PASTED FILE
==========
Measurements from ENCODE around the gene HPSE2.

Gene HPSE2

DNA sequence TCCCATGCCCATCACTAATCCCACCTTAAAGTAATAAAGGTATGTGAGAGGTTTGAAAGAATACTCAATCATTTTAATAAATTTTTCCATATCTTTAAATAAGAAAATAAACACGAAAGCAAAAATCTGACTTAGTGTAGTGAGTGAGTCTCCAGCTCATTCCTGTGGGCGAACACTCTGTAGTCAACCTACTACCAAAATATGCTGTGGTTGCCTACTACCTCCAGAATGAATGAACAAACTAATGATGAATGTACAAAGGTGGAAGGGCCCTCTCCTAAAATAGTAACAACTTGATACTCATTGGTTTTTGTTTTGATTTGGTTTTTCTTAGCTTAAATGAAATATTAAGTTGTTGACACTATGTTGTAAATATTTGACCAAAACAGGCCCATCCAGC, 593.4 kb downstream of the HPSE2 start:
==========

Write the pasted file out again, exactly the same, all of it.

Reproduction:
Measurements from ENCODE around the gene HPSE2.

Gene HPSE2

DNA sequence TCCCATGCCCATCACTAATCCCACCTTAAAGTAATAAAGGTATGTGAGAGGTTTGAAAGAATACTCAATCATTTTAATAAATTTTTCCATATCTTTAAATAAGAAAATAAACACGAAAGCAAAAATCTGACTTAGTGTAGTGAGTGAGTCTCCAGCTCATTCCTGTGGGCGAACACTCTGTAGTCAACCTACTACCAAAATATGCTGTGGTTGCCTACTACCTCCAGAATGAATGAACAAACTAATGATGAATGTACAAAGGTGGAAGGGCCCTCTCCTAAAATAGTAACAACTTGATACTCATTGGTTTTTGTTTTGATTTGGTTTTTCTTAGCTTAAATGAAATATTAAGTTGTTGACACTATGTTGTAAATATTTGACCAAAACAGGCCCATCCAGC, 593.4 kb downstream of the HPSE2 start: